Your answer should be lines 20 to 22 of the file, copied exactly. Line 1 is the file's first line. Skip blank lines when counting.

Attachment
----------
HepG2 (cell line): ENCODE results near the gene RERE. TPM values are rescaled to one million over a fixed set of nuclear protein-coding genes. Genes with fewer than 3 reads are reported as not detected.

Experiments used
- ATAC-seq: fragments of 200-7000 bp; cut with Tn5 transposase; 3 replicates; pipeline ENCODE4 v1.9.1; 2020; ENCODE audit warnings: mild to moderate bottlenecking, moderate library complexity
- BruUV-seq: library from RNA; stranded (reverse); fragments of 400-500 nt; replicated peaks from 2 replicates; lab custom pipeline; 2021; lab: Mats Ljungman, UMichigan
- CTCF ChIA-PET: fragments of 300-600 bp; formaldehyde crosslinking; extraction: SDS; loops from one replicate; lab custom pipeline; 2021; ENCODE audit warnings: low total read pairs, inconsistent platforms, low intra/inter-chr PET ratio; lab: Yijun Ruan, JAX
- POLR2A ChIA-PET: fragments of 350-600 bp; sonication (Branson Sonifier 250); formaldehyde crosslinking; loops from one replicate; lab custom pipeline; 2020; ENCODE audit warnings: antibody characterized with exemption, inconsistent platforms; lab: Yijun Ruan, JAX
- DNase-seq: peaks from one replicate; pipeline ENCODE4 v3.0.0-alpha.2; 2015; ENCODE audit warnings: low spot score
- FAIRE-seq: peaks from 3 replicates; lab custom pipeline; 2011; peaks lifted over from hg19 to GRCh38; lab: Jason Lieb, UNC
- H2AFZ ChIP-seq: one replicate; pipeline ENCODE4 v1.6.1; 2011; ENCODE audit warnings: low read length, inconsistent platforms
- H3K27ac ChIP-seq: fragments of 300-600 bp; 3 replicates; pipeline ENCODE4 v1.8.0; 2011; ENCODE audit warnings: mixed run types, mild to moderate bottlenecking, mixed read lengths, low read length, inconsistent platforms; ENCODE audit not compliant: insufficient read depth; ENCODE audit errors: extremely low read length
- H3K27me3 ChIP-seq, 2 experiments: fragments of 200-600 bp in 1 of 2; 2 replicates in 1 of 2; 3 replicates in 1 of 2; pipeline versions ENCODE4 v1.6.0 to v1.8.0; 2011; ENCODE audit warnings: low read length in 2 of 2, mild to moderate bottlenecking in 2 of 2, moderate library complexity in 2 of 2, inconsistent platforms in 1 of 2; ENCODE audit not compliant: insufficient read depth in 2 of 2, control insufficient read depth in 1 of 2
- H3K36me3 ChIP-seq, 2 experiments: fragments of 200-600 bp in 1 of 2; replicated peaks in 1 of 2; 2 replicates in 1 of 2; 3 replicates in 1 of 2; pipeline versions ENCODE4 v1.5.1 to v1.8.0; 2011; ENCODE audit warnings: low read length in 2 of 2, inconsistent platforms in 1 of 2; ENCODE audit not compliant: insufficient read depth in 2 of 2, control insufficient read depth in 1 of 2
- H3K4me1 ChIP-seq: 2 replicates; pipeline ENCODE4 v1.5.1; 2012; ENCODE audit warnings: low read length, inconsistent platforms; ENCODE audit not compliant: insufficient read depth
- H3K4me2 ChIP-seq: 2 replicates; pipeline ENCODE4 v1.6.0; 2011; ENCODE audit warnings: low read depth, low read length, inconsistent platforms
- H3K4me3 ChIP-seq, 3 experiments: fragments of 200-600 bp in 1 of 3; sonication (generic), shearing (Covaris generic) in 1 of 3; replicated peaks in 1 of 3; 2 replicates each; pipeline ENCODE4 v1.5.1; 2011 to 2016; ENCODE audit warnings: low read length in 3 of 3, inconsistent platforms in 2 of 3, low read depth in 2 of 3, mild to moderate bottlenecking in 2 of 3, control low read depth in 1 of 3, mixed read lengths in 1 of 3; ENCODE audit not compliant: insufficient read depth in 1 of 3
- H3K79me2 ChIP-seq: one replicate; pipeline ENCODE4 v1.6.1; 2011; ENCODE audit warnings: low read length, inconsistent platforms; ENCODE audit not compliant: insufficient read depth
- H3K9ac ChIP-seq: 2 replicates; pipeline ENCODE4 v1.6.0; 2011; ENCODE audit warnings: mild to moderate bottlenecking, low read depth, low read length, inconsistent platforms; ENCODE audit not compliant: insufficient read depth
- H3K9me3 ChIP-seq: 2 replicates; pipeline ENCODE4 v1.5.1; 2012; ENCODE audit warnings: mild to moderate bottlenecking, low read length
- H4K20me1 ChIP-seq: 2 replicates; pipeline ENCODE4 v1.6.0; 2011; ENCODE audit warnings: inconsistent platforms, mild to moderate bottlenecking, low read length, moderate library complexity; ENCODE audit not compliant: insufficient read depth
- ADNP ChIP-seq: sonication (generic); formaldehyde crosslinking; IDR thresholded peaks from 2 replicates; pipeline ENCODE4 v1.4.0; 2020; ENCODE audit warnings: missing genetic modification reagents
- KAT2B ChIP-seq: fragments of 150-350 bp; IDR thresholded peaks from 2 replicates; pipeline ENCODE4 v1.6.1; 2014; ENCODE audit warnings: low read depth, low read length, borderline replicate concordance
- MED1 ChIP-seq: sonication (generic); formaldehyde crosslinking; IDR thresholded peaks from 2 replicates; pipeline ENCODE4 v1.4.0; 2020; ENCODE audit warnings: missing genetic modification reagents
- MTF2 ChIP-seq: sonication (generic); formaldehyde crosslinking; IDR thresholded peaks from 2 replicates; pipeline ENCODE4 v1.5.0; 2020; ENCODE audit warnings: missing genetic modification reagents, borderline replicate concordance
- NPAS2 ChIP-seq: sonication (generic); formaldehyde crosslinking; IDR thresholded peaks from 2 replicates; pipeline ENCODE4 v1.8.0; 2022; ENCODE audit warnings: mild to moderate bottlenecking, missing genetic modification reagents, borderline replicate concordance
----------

- ADNP ChIP-seq: sonication (generic); formaldehyde crosslinking; IDR thresholded peaks from 2 replicates; pipeline ENCODE4 v1.4.0; 2020; ENCODE audit warnings: missing genetic modification reagents
- KAT2B ChIP-seq: fragments of 150-350 bp; IDR thresholded peaks from 2 replicates; pipeline ENCODE4 v1.6.1; 2014; ENCODE audit warnings: low read depth, low read length, borderline replicate concordance
- MED1 ChIP-seq: sonication (generic); formaldehyde crosslinking; IDR thresholded peaks from 2 replicates; pipeline ENCODE4 v1.4.0; 2020; ENCODE audit warnings: missing genetic modification reagents